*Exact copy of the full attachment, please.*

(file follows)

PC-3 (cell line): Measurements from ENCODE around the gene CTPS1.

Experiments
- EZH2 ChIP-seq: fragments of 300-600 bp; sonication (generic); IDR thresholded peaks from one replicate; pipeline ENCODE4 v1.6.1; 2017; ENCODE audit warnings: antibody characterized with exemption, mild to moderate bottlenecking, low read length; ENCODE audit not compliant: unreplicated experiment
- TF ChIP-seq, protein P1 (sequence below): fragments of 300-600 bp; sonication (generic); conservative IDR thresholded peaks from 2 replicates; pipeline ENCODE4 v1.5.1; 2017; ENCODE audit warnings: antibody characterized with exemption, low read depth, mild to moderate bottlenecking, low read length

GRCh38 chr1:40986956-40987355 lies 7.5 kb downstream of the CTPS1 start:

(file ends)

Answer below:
PC-3 (cell line): Measurements from ENCODE around the gene CTPS1.

Experiments
- EZH2 ChIP-seq: fragments of 300-600 bp; sonication (generic); IDR thresholded peaks from one replicate; pipeline ENCODE4 v1.6.1; 2017; ENCODE audit warnings: antibody characterized with exemption, mild to moderate bottlenecking, low read length; ENCODE audit not compliant: unreplicated experiment
- TF ChIP-seq, protein P1 (sequence below): fragments of 300-600 bp; sonication (generic); conservative IDR thresholded peaks from 2 replicates; pipeline ENCODE4 v1.5.1; 2017; ENCODE audit warnings: antibody characterized with exemption, low read depth, mild to moderate bottlenecking, low read length

GRCh38 chr1:40986956-40987355 lies 7.5 kb downstream of the CTPS1 start: